ESG is more than an external compliance exercise. It should be part of a strategic business re-engineering process that can deliver real long-term benefits.
Demonstrate a commitment to ESG, lower your cost of capital and deliver positive ROI for your ESG programme. It sounds straightforward. In fact, matching an ESG programme to both the strategic needs of the business and the complex and varied requirements of different investor communities is extremely challenging. It requires strong internal leadership and a sophisticated external communications approach.
It’s tempting to view this as a simple IR project: tick investors’ boxes, get onto the right lists, and watch your cost of capital fall. But that is the wrong approach.
An ESG programme should not be viewed as an external compliance exercise designed simply to tick the right regulatory or investor boxes. It should be treated as part of a strategic business re-engineering process that can deliver real long-term benefits over and above any cost of capital improvements. This means that any ESG initiative has to be tailored to the unique circumstances of each business and embedded in business culture and management. The particular environmental and social policies adopted must suit the business first, and only when they have been embedded can companies then look at how to match them to the varying requirements of different providers of capital.
As one of the 70 corporates attending the recent Thoburns ESG event stressed: “Don’t let your own ESG strategy and the underlying business strategy be derailed by forcing yourself into indices you don’t fit in or to try to appeal to investors whose needs do not reflect yours.”
That advice highlights the practical complexity of reaping cost of capital benefits: to get a lower cost of capital, issuers and borrowers need to be able to satisfy investors’ ESG requirements. To do this they need to be able to communicate their own stance, and stick to it, but also to understand what investors need and how they need it to get the best possible treatment. And this is where the real complexity begins. Because it’s not at all clear what boxes need to be ticked and how.
Time and again, attendees at the Thoburns ESG meeting stressed the difficulty they have in discovering what specific ESG information different investors need, and how that intelligence feeds into practical decisions about the companies they invest in. Despite initiatives by bodies such as the United Nations’ Principles for Responsible Investment, no two investors require the same data in the same format. ESG data shapes ‘active’ funds differently than ‘passive’. Mandate decisions are increasingly and frequently incorporating ESG criteria, but those discussions almost never include issuers. “The question is what do investors want? There is a still a big information gap between capital raisers and the sources of capital,” explained one participant.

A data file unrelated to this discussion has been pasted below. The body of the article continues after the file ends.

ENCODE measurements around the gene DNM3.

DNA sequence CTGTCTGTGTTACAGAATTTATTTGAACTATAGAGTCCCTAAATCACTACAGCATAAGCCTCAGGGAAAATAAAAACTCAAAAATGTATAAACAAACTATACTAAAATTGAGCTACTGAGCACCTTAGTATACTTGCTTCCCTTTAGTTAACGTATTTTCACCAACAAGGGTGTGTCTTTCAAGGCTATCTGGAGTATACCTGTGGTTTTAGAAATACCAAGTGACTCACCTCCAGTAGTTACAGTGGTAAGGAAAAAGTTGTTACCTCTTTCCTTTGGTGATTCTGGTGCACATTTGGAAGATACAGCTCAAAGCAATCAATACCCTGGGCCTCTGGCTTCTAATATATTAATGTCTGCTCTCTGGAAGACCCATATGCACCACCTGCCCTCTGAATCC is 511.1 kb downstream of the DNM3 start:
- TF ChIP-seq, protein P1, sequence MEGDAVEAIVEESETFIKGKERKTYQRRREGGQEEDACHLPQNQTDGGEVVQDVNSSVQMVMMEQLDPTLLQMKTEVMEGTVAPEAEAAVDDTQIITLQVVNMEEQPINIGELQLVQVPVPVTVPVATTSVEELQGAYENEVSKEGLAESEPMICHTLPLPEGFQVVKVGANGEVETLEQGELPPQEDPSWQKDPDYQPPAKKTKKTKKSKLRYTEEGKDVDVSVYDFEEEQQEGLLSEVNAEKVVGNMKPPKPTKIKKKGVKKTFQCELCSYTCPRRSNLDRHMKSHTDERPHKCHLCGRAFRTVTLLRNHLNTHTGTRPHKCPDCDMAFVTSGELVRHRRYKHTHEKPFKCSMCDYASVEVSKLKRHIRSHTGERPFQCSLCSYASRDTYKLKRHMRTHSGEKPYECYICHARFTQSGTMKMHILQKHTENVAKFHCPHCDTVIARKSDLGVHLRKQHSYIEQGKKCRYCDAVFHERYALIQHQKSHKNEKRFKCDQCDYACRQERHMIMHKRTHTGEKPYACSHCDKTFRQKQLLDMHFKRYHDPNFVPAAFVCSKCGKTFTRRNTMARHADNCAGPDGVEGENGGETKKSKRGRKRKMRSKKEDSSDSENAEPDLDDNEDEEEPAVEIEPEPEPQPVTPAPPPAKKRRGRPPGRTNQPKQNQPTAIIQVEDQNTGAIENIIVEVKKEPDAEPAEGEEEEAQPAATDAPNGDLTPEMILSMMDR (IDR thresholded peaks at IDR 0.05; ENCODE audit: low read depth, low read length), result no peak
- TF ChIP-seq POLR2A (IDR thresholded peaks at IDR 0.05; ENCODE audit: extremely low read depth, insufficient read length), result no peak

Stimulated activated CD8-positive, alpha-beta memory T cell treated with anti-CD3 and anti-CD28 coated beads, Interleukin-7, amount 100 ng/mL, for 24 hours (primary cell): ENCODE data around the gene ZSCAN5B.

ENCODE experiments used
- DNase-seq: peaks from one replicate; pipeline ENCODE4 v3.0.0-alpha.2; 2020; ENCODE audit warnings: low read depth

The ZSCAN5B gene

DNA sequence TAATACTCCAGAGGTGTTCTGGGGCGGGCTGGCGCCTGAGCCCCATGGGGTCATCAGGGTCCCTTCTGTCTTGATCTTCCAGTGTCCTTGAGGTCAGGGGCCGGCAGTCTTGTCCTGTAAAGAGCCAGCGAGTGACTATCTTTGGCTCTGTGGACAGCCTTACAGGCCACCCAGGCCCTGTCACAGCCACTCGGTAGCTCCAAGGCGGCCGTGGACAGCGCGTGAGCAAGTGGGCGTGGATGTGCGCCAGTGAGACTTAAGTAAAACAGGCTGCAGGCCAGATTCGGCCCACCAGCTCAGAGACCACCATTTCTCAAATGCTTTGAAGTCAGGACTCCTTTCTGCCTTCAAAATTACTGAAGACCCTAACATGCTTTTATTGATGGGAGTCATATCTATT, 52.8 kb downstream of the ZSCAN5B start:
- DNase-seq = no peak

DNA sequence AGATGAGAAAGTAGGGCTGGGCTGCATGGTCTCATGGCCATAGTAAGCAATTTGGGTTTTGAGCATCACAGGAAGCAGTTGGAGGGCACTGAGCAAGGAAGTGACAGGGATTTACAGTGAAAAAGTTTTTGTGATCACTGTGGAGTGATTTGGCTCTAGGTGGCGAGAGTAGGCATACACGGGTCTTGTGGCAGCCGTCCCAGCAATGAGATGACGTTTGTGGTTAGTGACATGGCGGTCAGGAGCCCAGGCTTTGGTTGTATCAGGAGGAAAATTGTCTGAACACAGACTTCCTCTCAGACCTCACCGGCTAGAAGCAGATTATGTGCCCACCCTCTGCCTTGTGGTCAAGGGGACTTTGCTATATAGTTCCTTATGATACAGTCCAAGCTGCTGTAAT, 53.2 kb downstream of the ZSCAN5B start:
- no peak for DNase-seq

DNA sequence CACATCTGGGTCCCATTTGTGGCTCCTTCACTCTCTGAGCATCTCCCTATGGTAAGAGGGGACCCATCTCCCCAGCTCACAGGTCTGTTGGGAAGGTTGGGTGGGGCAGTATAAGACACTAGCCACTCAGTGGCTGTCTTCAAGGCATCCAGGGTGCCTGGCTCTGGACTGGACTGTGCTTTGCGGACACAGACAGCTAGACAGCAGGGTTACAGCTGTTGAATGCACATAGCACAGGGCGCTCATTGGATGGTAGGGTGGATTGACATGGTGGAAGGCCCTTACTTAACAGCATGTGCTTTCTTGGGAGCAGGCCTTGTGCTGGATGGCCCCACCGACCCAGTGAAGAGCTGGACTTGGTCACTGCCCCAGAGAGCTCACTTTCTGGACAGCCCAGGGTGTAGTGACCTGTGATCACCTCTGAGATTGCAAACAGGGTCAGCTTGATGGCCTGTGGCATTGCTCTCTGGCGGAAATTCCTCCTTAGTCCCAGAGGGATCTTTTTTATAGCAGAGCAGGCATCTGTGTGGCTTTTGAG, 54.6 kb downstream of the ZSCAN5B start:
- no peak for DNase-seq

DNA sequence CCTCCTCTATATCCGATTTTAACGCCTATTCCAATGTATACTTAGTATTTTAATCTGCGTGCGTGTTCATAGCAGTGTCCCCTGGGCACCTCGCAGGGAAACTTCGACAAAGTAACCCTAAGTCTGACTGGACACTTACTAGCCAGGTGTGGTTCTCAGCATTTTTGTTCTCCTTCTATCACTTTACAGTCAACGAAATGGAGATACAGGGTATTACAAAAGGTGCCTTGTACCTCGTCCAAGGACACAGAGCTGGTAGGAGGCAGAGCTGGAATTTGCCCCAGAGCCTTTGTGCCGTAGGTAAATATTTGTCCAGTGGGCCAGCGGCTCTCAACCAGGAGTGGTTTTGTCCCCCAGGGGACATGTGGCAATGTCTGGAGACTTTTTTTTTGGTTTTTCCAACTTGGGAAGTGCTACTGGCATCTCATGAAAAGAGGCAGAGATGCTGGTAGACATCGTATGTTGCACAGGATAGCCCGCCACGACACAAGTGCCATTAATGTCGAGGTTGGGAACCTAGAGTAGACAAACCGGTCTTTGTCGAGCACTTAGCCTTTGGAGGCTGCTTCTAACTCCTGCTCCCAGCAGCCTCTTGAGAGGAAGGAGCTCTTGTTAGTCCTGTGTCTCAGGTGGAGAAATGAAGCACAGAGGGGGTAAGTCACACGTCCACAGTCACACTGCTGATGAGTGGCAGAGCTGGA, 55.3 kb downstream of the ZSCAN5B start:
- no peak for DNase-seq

Investors feel the same way about corporates – with some justification. One voice at the Thoburns event admitted that they reported against 27 headline indicators and put out a 72-page report containing so much environmental data that “it is probably meaningless to anyone except us.”
And ESG itself is so broad, covering everything from the carbon transition to employee treatment, to social contribution, that achieving consensus and consistency on what to report and how will be a long time coming.
In the meantime then, companies who want to extract the maximum benefit from their ESG initiatives need to be proactive in bridging the information gap. To achieve ESG-driven cost of capital efficiencies they need to understand their existing equity and fixed-income investors, potential new sources of capital and the different indices and their ESG drivers. They need to identify the types of investor they want to target, rather than trying to please everyone. They need to be sensitive to how their ESG position sits relative to their peer group. And they need to tailor their messaging and reporting to those constituencies, while ensuring that their ESG programme remains tied to the fundamentals of the business.
One thing at least is relatively simple: get this right and, as study after study has proved, your cost of capital will fall. Leaving aside the ESG-linked issuance in the global bond and syndicated credit markets, the latest report from the Global Sustainable Investment Alliance says global sustainable investment AUM has hit a record US$31 trillion. This includes US$17.5 trillion managed in “environmental, social and governance” funds, an amount that has risen more than two-thirds in two years. And the latest trend, for institutional investors to shift from active to passive portfolios and immediately wanting to make them fully ESG-integrated is transforming the ETF and wider passive market too.
Companies need to start now if they are to extract the maximum benefit from these developments.